Dan Berk and Robert Olsen’s Body is an electrifying indie thriller that despite a very short running time (75 minutes or so), the film packs a twisted punch as its story is entirely fueled by an accident and the lives it threatens to tear apart on a Christmas Eve night. In it, a night out turns deadly when three girls break into a seemingly empty mansion and things go horribly awry after they unexpectedly run into the property’s groundskeeper.
Like I mentioned above, Body is surprisingly short for a feature film, wasting no time setting its deeply unnerving story in motion. But what’s tricky about a film like this—and it’s surprising they actually pulled it off—is that its entire premise only really works if you’re invested in the lives at stake, which in Body’s case is the three friends. That’s a lot to ask of a film that doesn’t even reach the 80-minute mark, but Berk and Olsen pull it off seamlessly, developing three likable (and believable) characters by making their friendship feel genuine. So rather than wasting time developing three individual characters, the film instead highlights a friendship and the bond shared between them as a boring night of Scrabble turns into a nightmare in a mansion.
Body is, at its core, a no-frills narrative that takes the simplest idea and unravels it into a straight-up nightmare for these girls, using the cold setting of a Christmas Eve night to bind them within the walls of a mansion. The film uses the surefire formula of a classic thriller, closing in on its characters and forcing them to fight for their lives—and it’s amazing how small a mansion becomes when one wrong decision cements their fates forever. But where Body really runs away with this one is in its ability to stay ahead of the viewer every step of the way. There’s a twist around every cold corner of the story, ratcheting up the tension between its characters that threatens to not only destroy their friendship, but their very lives.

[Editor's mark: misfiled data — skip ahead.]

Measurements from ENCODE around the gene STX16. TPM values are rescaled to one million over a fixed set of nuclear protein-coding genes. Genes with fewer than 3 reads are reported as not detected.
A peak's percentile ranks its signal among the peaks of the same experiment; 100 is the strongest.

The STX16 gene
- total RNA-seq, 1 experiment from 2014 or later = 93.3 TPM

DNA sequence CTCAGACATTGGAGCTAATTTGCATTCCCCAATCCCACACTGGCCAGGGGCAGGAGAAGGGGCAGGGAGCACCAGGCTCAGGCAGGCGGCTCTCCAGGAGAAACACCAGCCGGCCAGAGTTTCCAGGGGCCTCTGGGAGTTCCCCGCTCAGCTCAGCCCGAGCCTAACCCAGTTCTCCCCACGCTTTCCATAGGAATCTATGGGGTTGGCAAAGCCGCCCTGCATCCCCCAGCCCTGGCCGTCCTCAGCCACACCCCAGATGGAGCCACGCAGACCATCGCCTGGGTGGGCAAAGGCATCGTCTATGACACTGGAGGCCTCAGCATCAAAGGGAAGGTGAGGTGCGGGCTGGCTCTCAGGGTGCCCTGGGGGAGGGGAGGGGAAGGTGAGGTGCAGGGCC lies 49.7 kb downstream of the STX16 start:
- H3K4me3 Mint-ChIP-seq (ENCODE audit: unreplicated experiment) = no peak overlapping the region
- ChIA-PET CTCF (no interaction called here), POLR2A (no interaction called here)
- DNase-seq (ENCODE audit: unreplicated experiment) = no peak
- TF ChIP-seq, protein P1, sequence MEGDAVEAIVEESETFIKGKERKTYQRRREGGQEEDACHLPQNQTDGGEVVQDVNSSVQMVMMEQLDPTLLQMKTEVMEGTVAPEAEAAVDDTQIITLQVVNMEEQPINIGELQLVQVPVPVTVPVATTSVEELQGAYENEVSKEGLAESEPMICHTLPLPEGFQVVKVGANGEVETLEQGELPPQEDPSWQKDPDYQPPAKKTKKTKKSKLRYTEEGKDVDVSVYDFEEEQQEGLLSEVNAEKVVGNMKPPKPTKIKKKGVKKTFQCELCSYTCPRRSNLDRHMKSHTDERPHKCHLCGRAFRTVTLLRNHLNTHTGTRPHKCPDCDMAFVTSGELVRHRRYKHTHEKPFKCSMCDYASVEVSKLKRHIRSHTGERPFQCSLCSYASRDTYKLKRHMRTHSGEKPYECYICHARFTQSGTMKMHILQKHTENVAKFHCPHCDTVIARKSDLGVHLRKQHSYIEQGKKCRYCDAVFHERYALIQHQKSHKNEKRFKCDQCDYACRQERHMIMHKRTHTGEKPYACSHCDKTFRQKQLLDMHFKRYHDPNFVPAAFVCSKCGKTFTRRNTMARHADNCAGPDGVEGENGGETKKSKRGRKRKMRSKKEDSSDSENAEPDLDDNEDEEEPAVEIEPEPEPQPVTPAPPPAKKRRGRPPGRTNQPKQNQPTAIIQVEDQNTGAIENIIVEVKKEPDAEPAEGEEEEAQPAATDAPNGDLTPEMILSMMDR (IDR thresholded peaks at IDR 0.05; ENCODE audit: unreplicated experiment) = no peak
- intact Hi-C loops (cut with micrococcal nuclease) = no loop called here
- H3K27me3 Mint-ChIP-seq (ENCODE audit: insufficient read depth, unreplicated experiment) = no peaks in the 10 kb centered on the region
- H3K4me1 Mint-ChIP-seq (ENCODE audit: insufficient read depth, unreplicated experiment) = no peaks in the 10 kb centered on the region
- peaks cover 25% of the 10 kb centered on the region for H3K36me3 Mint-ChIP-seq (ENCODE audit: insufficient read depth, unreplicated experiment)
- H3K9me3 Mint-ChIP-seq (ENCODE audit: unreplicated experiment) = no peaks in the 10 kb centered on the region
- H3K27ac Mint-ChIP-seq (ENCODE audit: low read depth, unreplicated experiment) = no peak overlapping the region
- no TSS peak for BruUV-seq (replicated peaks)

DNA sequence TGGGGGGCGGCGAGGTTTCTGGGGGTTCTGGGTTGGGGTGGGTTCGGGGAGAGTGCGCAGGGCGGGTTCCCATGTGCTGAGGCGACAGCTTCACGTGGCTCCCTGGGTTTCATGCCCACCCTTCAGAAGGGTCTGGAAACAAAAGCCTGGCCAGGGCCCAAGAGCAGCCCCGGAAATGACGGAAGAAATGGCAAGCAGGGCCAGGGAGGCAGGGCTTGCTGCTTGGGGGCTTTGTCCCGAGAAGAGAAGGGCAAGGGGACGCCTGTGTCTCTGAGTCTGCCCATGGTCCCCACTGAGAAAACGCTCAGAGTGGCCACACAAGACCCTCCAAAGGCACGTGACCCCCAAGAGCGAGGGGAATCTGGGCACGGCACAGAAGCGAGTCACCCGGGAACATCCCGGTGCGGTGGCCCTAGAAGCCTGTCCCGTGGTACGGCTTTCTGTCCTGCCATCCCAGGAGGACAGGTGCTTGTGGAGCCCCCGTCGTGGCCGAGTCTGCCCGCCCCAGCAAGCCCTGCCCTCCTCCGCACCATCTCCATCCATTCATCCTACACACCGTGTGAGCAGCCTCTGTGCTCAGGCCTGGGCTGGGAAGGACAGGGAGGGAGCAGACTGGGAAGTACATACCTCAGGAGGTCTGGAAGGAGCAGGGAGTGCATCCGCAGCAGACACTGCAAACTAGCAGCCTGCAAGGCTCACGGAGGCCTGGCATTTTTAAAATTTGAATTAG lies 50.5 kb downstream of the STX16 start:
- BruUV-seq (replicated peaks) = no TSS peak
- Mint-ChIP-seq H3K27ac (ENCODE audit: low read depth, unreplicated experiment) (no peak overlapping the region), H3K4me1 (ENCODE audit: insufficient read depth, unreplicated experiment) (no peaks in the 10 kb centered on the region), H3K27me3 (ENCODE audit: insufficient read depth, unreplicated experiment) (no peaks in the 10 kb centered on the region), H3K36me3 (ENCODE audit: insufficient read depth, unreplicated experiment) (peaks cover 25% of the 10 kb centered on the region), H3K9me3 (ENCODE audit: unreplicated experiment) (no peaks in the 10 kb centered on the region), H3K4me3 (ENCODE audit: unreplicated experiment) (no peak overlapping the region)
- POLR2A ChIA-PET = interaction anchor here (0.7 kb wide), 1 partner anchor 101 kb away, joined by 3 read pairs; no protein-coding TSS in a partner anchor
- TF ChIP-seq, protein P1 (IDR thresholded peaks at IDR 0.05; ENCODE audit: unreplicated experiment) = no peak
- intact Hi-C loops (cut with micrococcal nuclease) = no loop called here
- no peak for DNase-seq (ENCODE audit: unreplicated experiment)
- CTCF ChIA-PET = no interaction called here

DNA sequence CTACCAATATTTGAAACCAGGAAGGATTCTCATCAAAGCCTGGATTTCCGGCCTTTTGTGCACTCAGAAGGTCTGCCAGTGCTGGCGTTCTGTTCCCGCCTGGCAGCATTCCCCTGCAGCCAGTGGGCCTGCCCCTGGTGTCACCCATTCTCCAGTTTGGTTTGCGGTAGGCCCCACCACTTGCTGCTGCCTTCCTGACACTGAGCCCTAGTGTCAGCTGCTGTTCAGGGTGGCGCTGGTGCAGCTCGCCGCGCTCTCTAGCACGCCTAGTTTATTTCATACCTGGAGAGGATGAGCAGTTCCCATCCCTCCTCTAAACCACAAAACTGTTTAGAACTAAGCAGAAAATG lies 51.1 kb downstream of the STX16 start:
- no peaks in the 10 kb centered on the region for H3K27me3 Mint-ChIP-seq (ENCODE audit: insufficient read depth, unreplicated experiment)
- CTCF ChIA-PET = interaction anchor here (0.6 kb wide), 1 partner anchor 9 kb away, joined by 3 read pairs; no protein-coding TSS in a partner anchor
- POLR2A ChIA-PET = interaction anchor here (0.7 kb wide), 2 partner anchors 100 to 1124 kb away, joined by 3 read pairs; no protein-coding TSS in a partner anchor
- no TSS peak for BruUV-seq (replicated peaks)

What I really liked about the movie is that it was able to draw out so much drama and suspense from of a very simple idea, and that it forces us to put ourselves in these girls’ shoes. And a lot of the power behind the story works because of its fast-developing narrative that throws a shitstorm of emotions at you. It all unwinds so fast—what was once a night of fun has quickly turned into the worst kind of nightmare, one where monsters are made and lives are changed forever.
The film goes to work on that simple idea of being in the wrong place at the wrong time, hinging on an accident that masterfully creates tension and suspicion between these girls. The constant sense of dread and horror tucked away into the Christmas season is fantastic, too. I’d love to say more but it’s hard to talk about what makes this movie so great without spoiling it. But what Body boils down to is a very confined thriller with a cold, claustrophobic atmosphere and a Hitchcockian pulse. It’s about the horror of one wrong decision, the ease at which friends become enemies, and just how quickly your perfect night can go to hell.